We naturally like to hear of philanthropy, of charity, of giving. Our hearts may be warmed as we hear of Bill Gates or Warren Buffett choosing to give billions of dollars away. On a more personal level, I know I am deeply encouraged when I encounter instances of giving in the church: when I see church members organizing freely to make meals for someone who needs them, or when I hear about an encouraging letter written to someone who is discouraged, or when I hear someone share a story about evangelism on a Sunday evening, or when someone tells me of their own growth they've found, maybe in their ability to love or to forgive by God's grace. Seeing others give, even if it's not to us, encourages us.
When we hear words like "law" and "command," "precept" and "statute," we naturally think of what we can do. Some of us work in Congress or a state assembly or other bodies that make laws and rules. Others of us do that as employers. Teachers do that for their classrooms; parents do that for their children. We also think of our ability to keep the law, of what we can do. Some laws can be good, and yet hard for us to obey: how many times did my grade school teachers tell me to be quiet?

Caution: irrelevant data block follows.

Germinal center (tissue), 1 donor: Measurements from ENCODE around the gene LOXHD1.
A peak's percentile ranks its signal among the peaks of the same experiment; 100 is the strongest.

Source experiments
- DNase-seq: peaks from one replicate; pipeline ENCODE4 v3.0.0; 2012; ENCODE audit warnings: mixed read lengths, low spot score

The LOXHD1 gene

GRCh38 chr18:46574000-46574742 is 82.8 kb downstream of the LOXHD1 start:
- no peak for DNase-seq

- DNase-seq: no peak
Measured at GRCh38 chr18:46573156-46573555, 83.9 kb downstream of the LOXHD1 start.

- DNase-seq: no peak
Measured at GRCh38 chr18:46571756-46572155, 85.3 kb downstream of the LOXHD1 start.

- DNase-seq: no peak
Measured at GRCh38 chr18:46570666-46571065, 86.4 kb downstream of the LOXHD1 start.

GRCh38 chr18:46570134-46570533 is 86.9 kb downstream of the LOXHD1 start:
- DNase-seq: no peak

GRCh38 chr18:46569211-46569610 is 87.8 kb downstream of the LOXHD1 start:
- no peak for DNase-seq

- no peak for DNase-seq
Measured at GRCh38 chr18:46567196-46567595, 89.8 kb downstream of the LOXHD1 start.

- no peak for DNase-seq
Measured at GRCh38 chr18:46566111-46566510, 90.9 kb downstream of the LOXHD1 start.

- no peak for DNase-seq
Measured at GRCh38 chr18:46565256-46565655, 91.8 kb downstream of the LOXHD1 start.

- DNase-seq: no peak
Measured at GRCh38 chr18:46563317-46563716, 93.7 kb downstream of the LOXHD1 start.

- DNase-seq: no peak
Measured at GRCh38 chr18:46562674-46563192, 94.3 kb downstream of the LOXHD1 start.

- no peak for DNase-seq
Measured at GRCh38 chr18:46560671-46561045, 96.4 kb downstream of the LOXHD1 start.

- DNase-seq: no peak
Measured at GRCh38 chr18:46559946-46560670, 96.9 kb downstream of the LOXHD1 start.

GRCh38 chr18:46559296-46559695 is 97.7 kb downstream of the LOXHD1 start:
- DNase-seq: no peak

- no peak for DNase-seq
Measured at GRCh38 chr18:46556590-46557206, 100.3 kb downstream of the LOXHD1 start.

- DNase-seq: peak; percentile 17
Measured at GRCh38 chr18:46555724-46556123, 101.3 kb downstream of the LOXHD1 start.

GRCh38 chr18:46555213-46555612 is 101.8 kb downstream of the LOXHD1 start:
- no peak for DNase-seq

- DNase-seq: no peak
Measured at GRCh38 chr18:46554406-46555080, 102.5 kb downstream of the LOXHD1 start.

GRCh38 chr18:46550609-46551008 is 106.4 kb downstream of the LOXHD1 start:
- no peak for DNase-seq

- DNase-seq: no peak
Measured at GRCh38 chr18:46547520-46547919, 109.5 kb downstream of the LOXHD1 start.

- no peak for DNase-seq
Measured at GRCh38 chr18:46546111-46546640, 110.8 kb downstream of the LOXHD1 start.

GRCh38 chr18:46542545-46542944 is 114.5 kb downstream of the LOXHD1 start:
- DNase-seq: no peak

Sometimes, when we hear rules and regulations talked about, we think they're just cold, formal rules that have nothing to do with anything other than technical matters; they're far removed from the sphere of personal relationships. In your friendships, do you have rules that you follow?
Language of commandment and requirement pushes us to look at our own law-keeping. The prospect of a church spending a few weeks looking at the longest chapter in the Old Testament, which is all about ...
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